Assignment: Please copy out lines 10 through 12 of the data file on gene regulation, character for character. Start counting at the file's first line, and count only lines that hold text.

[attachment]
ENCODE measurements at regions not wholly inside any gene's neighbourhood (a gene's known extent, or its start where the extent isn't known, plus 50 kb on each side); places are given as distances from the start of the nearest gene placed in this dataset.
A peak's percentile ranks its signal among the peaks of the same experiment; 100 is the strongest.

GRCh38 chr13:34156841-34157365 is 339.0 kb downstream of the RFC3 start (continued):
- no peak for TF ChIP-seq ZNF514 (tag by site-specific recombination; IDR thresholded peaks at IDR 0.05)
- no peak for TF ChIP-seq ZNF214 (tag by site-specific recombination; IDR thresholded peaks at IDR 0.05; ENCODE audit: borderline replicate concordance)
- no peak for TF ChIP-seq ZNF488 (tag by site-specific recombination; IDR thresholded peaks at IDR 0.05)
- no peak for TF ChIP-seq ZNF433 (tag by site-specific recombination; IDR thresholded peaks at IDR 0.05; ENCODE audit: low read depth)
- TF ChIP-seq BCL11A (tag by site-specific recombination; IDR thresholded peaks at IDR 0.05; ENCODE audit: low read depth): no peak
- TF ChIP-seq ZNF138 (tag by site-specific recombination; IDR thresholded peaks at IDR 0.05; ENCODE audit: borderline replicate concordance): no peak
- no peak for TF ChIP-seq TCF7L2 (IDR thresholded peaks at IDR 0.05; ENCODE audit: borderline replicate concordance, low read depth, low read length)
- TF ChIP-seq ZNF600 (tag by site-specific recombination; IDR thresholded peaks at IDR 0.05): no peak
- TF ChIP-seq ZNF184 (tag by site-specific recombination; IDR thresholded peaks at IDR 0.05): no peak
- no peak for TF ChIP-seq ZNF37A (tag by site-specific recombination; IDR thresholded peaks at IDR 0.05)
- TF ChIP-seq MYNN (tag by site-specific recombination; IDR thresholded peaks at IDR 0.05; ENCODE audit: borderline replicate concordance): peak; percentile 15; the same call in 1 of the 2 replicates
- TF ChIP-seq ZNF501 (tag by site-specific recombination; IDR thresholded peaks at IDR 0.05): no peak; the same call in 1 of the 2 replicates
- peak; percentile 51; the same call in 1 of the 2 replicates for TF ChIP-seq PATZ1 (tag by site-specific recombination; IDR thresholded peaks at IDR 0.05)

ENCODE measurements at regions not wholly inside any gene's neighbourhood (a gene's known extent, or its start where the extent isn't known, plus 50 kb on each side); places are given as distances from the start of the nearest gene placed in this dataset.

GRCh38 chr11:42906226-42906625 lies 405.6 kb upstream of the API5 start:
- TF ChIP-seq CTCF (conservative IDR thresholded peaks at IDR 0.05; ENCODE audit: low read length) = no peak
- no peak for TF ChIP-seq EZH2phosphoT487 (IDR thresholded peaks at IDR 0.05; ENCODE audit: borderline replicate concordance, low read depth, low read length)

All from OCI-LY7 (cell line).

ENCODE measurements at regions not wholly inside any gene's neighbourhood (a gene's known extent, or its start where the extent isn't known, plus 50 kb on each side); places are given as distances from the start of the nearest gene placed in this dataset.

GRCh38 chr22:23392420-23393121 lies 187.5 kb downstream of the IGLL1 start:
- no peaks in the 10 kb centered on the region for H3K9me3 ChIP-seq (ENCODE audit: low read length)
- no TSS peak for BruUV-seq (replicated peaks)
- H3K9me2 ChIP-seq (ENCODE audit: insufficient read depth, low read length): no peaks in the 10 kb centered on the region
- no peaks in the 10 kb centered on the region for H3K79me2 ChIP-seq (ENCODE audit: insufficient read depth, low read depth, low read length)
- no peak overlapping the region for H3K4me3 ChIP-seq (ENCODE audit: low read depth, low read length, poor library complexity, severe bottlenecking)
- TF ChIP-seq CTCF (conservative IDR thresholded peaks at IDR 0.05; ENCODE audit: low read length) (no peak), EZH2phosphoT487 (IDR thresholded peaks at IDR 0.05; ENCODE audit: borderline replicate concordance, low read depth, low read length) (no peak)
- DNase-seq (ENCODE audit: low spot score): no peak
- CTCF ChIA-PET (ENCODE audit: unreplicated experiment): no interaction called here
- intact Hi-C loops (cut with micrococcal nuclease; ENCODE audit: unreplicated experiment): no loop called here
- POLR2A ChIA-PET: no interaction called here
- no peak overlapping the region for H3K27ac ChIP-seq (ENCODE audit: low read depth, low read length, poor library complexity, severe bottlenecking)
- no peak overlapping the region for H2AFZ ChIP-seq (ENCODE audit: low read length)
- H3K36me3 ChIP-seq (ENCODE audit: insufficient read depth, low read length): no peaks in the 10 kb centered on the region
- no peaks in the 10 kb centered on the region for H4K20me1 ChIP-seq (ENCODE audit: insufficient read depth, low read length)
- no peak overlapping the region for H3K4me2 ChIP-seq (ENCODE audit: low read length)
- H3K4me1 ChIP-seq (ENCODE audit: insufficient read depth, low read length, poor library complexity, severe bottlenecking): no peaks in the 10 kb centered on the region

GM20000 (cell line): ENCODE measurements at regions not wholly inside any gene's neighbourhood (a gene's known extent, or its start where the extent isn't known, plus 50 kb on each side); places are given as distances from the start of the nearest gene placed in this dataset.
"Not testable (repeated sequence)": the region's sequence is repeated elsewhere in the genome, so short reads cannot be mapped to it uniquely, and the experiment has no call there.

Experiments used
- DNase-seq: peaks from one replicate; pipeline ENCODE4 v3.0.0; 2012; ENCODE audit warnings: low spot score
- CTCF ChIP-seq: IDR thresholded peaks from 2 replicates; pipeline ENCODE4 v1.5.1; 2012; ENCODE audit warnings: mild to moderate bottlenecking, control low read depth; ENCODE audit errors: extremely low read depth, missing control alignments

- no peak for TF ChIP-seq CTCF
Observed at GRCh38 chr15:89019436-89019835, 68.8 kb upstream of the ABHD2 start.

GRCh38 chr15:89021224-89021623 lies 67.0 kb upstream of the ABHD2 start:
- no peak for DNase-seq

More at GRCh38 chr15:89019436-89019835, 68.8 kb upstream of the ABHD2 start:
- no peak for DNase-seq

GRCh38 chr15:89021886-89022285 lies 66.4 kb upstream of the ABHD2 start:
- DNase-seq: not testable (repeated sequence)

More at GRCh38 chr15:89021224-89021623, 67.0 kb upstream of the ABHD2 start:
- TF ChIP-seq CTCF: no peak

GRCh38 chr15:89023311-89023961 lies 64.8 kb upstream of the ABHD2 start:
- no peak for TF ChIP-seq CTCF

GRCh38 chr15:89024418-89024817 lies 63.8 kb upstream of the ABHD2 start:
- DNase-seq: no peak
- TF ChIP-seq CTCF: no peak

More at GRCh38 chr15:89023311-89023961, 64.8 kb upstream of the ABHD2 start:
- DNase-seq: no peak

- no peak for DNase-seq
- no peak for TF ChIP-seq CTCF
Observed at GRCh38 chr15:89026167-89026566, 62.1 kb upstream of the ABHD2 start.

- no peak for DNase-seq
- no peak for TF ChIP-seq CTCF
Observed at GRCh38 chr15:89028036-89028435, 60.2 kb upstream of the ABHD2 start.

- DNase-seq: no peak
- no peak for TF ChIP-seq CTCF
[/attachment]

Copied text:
- no peak for TF ChIP-seq TCF7L2 (IDR thresholded peaks at IDR 0.05; ENCODE audit: borderline replicate concordance, low read depth, low read length)
- TF ChIP-seq ZNF600 (tag by site-specific recombination; IDR thresholded peaks at IDR 0.05): no peak
- TF ChIP-seq ZNF184 (tag by site-specific recombination; IDR thresholded peaks at IDR 0.05): no peak